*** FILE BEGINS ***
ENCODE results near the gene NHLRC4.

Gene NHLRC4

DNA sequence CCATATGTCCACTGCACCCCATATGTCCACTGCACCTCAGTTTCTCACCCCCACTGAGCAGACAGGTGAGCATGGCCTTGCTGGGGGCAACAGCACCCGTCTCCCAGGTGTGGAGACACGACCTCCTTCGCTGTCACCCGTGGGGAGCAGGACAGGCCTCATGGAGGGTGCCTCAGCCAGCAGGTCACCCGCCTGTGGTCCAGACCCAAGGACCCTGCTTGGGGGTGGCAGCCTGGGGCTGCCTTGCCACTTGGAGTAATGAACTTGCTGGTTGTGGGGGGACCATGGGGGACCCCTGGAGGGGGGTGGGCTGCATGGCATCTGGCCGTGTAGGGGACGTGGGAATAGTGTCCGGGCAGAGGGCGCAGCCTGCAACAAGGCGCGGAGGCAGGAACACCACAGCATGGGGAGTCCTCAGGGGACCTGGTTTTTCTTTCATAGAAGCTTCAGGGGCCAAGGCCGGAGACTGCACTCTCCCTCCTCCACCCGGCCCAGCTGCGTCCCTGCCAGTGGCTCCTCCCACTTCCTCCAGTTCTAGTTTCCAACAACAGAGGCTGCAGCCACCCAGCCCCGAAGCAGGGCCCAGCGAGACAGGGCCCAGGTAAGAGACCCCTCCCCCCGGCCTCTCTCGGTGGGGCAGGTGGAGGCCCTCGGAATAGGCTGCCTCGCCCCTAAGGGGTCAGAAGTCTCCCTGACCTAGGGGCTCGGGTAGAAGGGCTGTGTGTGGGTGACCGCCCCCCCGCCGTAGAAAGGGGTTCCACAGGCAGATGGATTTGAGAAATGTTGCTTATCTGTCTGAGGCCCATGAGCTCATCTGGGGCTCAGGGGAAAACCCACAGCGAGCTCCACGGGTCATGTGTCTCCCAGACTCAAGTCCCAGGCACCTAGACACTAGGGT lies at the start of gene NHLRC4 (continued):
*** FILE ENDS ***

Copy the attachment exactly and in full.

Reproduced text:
ENCODE results near the gene NHLRC4.

Gene NHLRC4

DNA sequence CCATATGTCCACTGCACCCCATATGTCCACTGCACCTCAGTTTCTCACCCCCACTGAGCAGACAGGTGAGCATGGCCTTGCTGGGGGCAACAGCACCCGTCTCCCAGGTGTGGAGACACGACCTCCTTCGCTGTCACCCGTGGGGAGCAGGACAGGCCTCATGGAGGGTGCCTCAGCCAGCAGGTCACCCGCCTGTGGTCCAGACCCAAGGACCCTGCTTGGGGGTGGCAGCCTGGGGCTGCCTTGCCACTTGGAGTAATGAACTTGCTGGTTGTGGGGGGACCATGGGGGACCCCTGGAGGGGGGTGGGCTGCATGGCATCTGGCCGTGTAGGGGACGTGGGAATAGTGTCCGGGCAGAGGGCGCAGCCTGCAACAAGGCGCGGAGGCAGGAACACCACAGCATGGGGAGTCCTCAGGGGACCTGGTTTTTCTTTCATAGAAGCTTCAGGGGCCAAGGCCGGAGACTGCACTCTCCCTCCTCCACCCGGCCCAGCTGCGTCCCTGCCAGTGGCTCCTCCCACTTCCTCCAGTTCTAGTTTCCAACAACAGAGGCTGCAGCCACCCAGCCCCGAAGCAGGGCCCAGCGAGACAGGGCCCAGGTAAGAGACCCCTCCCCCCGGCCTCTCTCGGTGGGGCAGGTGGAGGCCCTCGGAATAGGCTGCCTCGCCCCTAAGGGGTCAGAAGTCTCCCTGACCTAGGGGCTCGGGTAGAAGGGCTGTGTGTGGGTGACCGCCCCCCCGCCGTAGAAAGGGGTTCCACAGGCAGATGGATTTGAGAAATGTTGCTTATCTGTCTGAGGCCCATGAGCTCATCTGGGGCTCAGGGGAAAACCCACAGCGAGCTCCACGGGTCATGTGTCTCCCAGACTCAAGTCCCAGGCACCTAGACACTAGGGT lies at the start of gene NHLRC4 (continued):